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Investigating different road safety implications of two TDM policy measures: Fuel-cost increase and teleworking
Hasselt University.
Hasselt University.
Hasselt University.
Hasselt University.
2013 (English)In: Proceedings of the 16th International Conference Road Safety on Four Continents: Beijing, China. 15-17 May 2013, Linköping: Statens väg- och transportforskningsinstitut, 2013Conference paper, Published paper (Other academic)
Abstract [en]

Travel demand management (TDM) consists of a variety of policy measures that affect the transportation system’s effectiveness by changing travel behavior. Although the primary objective to implement such TDM strategies is not to improve traffic safety, their impact on traffic safety should not be neglected. The main purpose of this study is to investigate differences in the traffic safety consequences of two TDM scenarios; a fuel-cost increase scenario (i.e. increasing the fuel price by 20%) and a teleworking scenario (i.e. 5% of the working population engages in teleworking). Since TDM strategies are usually conducted at a geographically aggregated level, crash prediction models (CPMs) that are used to evaluate such strategies should also be developed at an aggregate level. Moreover, given that crash occurrences are often spatially heterogeneous and are affected by many spatial variables, the existence of spatial correlation in the data is also examined. The results indicate the necessity of accounting for the spatial correlation when developing crash prediction models. Therefore, zonal crash prediction models (ZCPMs) within the geographically weighted generalized linear modeling (GWGLM) framework are developed to incorporate the spatial variations in association between the number of crashes (NOCs) (including fatal, severe and slight injury crashes recorded between 2004 and 2007) and a set of explanatory variables. Different exposure, network and socio-demographic variables of 2200 traffic analysis zones (TAZs) in Flanders, Belgium, are considered as predictors of crashes. An activity-based transportation model is adopted to produce exposure metrics. This enables to conduct a more detailed and reliable assessment while TDM strategies are inherently modeled in the activity-based models. In this study, several ZCPMs with different severity levels and crash types are developed to predict the NOCs. The results show considerable traffic safety benefits of conducting both TDM scenarios at an average level. However, there are certain differences when considering changes in NOCs by different crash types.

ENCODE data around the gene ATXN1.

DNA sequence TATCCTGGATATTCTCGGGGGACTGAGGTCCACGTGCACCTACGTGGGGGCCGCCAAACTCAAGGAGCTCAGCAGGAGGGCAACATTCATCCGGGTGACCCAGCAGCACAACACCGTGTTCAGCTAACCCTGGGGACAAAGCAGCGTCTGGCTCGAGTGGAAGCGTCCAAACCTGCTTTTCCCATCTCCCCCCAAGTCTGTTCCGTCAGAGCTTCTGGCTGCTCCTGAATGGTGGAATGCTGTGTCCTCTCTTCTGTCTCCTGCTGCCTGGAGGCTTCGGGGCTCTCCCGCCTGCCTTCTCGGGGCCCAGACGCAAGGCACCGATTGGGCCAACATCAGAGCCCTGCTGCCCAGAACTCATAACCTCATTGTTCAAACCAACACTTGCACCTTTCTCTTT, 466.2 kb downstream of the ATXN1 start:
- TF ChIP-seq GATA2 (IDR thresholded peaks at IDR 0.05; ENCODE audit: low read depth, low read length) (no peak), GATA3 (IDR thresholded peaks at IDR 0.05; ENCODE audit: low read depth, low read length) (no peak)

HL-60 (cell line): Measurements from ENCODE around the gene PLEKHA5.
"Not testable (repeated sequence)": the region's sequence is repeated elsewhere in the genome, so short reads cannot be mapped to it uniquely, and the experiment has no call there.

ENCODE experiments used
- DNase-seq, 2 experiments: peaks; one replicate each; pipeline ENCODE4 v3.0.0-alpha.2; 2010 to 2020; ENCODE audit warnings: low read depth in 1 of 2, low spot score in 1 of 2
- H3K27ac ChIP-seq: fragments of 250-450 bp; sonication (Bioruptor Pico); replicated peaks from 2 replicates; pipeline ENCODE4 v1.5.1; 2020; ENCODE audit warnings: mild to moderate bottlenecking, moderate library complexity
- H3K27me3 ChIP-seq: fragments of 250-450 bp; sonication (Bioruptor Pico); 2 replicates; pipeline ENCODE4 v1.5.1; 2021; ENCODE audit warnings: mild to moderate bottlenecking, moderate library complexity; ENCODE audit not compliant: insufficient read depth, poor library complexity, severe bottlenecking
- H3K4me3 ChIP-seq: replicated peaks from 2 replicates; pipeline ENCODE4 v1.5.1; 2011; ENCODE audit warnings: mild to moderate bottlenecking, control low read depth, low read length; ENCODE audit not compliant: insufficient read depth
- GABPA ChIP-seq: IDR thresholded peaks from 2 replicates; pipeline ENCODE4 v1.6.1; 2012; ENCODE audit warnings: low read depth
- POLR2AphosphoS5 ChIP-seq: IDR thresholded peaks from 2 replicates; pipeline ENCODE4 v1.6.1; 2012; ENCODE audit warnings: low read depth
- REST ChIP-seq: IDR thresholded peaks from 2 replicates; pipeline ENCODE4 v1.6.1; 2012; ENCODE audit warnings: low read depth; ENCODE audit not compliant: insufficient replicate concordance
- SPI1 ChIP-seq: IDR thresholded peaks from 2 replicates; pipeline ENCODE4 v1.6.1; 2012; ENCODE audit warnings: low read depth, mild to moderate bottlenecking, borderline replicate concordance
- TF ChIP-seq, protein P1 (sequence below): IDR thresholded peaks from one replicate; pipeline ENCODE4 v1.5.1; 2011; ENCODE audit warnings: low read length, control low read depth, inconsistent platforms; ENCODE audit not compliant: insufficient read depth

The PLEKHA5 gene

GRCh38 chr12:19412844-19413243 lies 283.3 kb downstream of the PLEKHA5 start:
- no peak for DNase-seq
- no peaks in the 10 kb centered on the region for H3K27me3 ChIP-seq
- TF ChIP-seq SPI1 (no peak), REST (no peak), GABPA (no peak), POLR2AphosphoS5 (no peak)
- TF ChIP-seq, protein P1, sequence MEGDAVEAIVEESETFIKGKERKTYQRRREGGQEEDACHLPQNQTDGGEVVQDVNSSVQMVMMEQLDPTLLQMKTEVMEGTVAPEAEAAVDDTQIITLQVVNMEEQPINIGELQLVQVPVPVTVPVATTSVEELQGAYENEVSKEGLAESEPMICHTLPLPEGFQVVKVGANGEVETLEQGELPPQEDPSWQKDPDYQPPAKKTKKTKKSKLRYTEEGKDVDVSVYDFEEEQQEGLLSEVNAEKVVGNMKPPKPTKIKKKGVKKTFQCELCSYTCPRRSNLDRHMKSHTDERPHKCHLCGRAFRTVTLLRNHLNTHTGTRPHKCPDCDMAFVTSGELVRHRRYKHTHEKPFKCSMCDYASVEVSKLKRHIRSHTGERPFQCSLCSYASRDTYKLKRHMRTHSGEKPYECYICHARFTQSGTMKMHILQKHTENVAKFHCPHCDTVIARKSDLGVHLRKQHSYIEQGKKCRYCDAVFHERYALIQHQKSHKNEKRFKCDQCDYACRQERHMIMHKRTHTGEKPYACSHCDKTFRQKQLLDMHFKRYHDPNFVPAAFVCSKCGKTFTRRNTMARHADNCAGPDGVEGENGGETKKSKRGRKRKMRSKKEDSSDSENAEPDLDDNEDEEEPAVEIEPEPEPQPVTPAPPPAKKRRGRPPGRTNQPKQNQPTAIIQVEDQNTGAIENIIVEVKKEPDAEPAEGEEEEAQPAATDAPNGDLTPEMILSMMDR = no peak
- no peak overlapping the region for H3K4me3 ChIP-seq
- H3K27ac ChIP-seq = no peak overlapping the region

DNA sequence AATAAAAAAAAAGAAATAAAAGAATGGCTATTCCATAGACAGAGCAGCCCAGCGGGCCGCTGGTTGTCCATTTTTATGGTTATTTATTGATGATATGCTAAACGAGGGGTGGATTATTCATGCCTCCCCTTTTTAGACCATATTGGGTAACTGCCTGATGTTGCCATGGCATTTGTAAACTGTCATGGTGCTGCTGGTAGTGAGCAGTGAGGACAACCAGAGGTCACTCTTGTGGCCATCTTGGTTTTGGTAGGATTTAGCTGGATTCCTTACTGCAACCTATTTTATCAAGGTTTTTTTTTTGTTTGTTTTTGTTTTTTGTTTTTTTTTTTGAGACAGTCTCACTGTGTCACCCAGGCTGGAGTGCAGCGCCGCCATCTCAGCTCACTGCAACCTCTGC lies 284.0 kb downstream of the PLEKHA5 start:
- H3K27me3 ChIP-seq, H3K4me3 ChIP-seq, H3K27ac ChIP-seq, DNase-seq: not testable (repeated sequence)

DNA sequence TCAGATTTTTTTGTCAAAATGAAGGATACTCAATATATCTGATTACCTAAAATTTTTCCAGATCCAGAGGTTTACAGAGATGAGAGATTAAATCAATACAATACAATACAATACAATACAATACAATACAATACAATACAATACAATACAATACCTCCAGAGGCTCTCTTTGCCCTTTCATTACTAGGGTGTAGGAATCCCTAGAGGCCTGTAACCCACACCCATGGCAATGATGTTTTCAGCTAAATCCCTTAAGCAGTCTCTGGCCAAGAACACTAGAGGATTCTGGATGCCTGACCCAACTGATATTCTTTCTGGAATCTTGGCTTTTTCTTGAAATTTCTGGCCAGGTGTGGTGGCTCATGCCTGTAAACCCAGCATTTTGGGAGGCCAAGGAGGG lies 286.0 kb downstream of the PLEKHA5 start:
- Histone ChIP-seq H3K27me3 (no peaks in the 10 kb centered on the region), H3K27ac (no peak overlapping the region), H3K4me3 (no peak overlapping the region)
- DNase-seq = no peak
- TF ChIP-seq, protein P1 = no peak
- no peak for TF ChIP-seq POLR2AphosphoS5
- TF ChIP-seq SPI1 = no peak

Place, publisher, year, edition, pages
Linköping: Statens väg- och transportforskningsinstitut, 2013.
Keyword [en]
TDM, Evaluation (assessment), Safety, Accident, Risk, Teleworking, Fuel, Cost
National Category
Infrastructure Engineering
Research subject
X RSXC; 20 Road: Traffic engineering, 22 Road: Traffic control and traffic information
Identifiers
URN: urn:nbn:se:vti:diva-7386OAI: oai:DiVA.org:vti-7386DiVA: diva2:759739
Conference
16th International Conference Road Safety on Four Continents. Beijing, China (RS4C 2013). 15-17 May 2013
Available from: 2014-10-31 Created: 2014-10-31 Last updated: 2014-11-06Bibliographically approved

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Infrastructure Engineering

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CiteExportLink to record
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Cite
Citation style
  • apa
  • ieee
  • modern-language-association-8th-edition
  • vancouver
  • Other style
More styles
Language
  • de-DE
  • en-GB
  • en-US
  • fi-FI
  • nn-NO
  • nn-NB
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  • Other locale
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Output format
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  • asciidoc
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